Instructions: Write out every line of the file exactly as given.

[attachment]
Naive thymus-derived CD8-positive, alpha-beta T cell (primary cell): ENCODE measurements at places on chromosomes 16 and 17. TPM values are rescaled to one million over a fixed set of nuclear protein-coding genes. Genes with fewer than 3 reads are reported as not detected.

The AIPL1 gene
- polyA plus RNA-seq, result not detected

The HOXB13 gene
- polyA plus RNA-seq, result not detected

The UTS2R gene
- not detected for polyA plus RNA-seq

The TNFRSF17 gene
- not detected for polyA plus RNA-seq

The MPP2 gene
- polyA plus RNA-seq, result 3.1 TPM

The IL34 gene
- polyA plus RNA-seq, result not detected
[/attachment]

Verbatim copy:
Naive thymus-derived CD8-positive, alpha-beta T cell (primary cell): ENCODE measurements at places on chromosomes 16 and 17. TPM values are rescaled to one million over a fixed set of nuclear protein-coding genes. Genes with fewer than 3 reads are reported as not detected.

The AIPL1 gene
- polyA plus RNA-seq, result not detected

The HOXB13 gene
- polyA plus RNA-seq, result not detected

The UTS2R gene
- not detected for polyA plus RNA-seq

The TNFRSF17 gene
- not detected for polyA plus RNA-seq

The MPP2 gene
- polyA plus RNA-seq, result 3.1 TPM

The IL34 gene
- polyA plus RNA-seq, result not detected